y Jack and Jill single work   novel   satire  
Issue Details: First known date: 1978... 1978 Jack and Jill
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AbstractHistoryArchive Description

'Jill and her dad are happy enough after her mother dies. Theirs is a simple life in the outback, far from the big city where a coathanger is being built across a sparkling harbour.

'Until Jack arrives at their door one evening, and steps inside to find the skinny, wild-looking child sitting with her grim-faced father. It's the start of all Jill's problems.

'"Absence makes the heart grow fonder," threatens Jack, as he marches off to war. And he's right, in a way—but this is no ordinary romance.

'Spanning the period from the Depression to the freewheeling '60s, Helen Hodgman's award-winning second book is a masterpiece, a twisted fairytale told with her characteristic dark wit.' (From the Penguin website.)

Notes

  • Other formats: Also sound recording.

Publication Details of Only Known VersionEarliest 2 Known Versions of

    • London,
      c
      England,
      c
      c
      United Kingdom (UK),
      c
      Western Europe, Europe,
      :
      Duckworth ,
      1978 .
      Extent: 111p.
      Note/s:
      • Dedication: For R.C.H
      ISBN: 0715613049
    • Ringwood, Ringwood - Croydon - Kilsyth area, Melbourne - East, Melbourne, Victoria,: Penguin , 1980 .
      Extent: 111p.
      ISBN: 0140055541
  • Appears in:
    y Blue Skies & Jack and Jill Helen Hodgman , Camden : Virago , 1989 Z422759 1989 selected work novel satire Camden : Virago , 1989
    • Melbourne, Victoria,: Text Publishing , 2011 .
      Extent: 158p.
      Note/s:
      • Publication date: 29 August 2011.
      ISBN: 9781921834370 (ebk.), 9781921758355 (pbk.)

Works about this Work

The Silver Age of Fiction Peter Pierce , 2011 single work criticism
— Appears in: Meanjin , Summer vol. 70 no. 4 2011; (p. 110-115)

‘In human reckoning, Golden Ages are always already in the past. The Greek poet Hesiod, in Works and Days, posited Five Ages of Mankind: Golden, Silver, Bronze, Heroic and Iron (Ovid made do with four). Writing in the Romantic period, Thomas Love Peacock (author of such now almost forgotten novels as Nightmare Abbey, 1818) defined The Four Ages of Poetry (1820) in which their order was Iron, Gold, Silver and Bronze. To the Golden Age, in their archaic greatness, belonged Homer and Aeschylus. The Silver Age, following it, was less original, but nevertheless 'the age of civilised life'. The main issue of Peacock's thesis was the famous response that he elicited from his friend Shelley - Defence of Poetry (1821).’ (Publication abstract)

Untitled Penelope Debelle , 2011 single work review
— Appears in: The Advertiser , 15 October 2011; (p. 27)

— Review of Jack and Jill Helen Hodgman 1978 single work novel
Rainbow's End Mark Gomes , 2011 single work review
— Appears in: Australian Book Review , October no. 335 2011; (p. 47)

— Review of Jack and Jill Helen Hodgman 1978 single work novel
Off the Shelf : Fiction Lorien Kaye , 2011 single work review
— Appears in: The Saturday Age , 3 September 2011; (p. 30)

— Review of Jack and Jill Helen Hodgman 1978 single work novel
Take Three : Fiction Ian McFarlane , 2011 single work review
— Appears in: Sunday Canberra Times , 28 August 2011; (p. 26)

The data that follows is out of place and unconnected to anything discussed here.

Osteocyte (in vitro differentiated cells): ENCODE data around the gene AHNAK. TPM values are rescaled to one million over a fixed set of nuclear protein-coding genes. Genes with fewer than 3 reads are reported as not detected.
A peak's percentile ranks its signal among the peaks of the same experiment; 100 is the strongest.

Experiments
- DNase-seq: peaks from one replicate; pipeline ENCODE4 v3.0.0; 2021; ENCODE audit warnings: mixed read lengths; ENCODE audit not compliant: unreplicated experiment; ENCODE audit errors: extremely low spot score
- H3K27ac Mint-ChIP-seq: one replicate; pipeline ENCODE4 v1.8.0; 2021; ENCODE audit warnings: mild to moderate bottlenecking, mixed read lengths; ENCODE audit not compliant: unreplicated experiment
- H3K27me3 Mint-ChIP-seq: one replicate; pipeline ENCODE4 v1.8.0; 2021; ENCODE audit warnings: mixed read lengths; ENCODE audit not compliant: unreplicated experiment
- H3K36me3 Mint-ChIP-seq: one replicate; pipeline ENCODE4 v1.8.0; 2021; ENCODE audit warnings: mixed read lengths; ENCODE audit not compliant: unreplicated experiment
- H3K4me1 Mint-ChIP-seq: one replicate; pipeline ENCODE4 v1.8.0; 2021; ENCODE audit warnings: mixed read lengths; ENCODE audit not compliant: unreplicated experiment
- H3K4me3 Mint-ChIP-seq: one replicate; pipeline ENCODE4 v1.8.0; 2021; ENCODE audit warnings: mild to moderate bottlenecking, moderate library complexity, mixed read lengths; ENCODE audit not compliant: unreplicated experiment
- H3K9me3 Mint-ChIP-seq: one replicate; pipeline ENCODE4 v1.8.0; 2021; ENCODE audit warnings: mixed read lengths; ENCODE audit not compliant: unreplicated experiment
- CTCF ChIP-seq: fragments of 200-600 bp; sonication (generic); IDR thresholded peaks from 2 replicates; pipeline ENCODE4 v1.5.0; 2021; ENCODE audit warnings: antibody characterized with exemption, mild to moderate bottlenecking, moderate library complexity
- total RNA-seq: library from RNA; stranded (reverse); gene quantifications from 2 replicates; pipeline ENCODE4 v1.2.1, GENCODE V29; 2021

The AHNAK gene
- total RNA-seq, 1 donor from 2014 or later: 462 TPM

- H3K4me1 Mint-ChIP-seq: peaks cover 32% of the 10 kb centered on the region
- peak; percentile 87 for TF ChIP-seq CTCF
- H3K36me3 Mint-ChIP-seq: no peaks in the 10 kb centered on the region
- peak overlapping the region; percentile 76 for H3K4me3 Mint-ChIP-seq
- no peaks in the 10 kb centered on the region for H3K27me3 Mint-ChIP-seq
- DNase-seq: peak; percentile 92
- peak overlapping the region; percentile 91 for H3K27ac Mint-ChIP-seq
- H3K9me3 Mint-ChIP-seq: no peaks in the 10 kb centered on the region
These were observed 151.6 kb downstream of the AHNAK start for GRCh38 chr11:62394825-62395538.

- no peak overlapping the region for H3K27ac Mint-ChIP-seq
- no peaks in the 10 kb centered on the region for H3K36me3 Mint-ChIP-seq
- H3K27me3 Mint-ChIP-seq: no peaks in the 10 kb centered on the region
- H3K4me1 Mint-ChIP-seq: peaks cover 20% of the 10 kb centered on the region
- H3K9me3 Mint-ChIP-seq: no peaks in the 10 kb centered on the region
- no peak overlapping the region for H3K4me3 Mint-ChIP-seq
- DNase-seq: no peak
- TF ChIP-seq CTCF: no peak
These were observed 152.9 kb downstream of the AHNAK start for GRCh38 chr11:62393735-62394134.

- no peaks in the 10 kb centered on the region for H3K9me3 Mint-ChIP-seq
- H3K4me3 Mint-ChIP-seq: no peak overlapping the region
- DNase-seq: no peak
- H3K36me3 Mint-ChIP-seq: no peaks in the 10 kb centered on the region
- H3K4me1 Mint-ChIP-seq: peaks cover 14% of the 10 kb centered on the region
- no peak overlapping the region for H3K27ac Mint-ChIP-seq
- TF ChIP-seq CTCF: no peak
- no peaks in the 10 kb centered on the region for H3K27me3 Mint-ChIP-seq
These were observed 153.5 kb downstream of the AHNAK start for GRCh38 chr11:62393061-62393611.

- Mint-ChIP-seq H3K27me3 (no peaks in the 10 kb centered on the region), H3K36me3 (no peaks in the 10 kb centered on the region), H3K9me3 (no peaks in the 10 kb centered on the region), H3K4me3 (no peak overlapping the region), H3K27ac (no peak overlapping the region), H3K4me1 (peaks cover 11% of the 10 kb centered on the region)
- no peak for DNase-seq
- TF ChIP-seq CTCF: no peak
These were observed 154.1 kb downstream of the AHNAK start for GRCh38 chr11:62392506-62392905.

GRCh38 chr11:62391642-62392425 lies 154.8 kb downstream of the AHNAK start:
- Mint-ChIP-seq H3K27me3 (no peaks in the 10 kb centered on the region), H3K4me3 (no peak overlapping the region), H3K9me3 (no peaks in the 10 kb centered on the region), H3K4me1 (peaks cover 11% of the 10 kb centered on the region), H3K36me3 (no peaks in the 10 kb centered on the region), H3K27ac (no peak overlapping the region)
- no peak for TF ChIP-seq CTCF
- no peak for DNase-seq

— Review of Jack and Jill Helen Hodgman 1978 single work novel
Take Three : Fiction Ian McFarlane , 2011 single work review
— Appears in: Sunday Canberra Times , 28 August 2011; (p. 26)

— Review of Jack and Jill Helen Hodgman 1978 single work novel
Off the Shelf : Fiction Lorien Kaye , 2011 single work review
— Appears in: The Saturday Age , 3 September 2011; (p. 30)

— Review of Jack and Jill Helen Hodgman 1978 single work novel
Rainbow's End Mark Gomes , 2011 single work review
— Appears in: Australian Book Review , October no. 335 2011; (p. 47)

— Review of Jack and Jill Helen Hodgman 1978 single work novel
Untitled Penelope Debelle , 2011 single work review
— Appears in: The Advertiser , 15 October 2011; (p. 27)

— Review of Jack and Jill Helen Hodgman 1978 single work novel
Small Things Laurie Clancy , 1979 single work review
— Appears in: Quadrant , August vol. 23 no. 8 1979; (p. 76)

— Review of Flight and Time D. E. Charlwood 1979 selected work short story ; Jack and Jill Helen Hodgman 1978 single work novel
The Silver Age of Fiction Peter Pierce , 2011 single work criticism
— Appears in: Meanjin , Summer vol. 70 no. 4 2011; (p. 110-115)

‘In human reckoning, Golden Ages are always already in the past. The Greek poet Hesiod, in Works and Days, posited Five Ages of Mankind: Golden, Silver, Bronze, Heroic and Iron (Ovid made do with four). Writing in the Romantic period, Thomas Love Peacock (author of such now almost forgotten novels as Nightmare Abbey, 1818) defined The Four Ages of Poetry (1820) in which their order was Iron, Gold, Silver and Bronze. To the Golden Age, in their archaic greatness, belonged Homer and Aeschylus. The Silver Age, following it, was less original, but nevertheless 'the age of civilised life'. The main issue of Peacock's thesis was the famous response that he elicited from his friend Shelley - Defence of Poetry (1821).’ (Publication abstract)

Last amended 29 Aug 2011 16:56:57
Settings:
  • Australian Outback, Central Australia,
  • Weston, Abermain - Weston - Kurri Kurri area, Hunter Valley, Newcastle - Hunter Valley area, New South Wales,
  • c
    England,
    c
    c
    United Kingdom (UK),
    c
    Western Europe, Europe,
  • 1920s
  • 1930s
  • 1940s
  • 1950s
  • 1960s
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